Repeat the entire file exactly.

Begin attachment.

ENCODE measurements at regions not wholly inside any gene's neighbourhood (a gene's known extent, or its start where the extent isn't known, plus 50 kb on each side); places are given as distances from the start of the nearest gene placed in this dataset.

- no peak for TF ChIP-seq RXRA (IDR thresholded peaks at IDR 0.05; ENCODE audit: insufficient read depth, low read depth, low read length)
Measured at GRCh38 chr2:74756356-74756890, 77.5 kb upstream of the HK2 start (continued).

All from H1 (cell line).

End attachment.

ENCODE measurements at regions not wholly inside any gene's neighbourhood (a gene's known extent, or its start where the extent isn't known, plus 50 kb on each side); places are given as distances from the start of the nearest gene placed in this dataset.

- no peak for TF ChIP-seq RXRA (IDR thresholded peaks at IDR 0.05; ENCODE audit: insufficient read depth, low read depth, low read length)
Measured at GRCh38 chr2:74756356-74756890, 77.5 kb upstream of the HK2 start (continued).

All from H1 (cell line).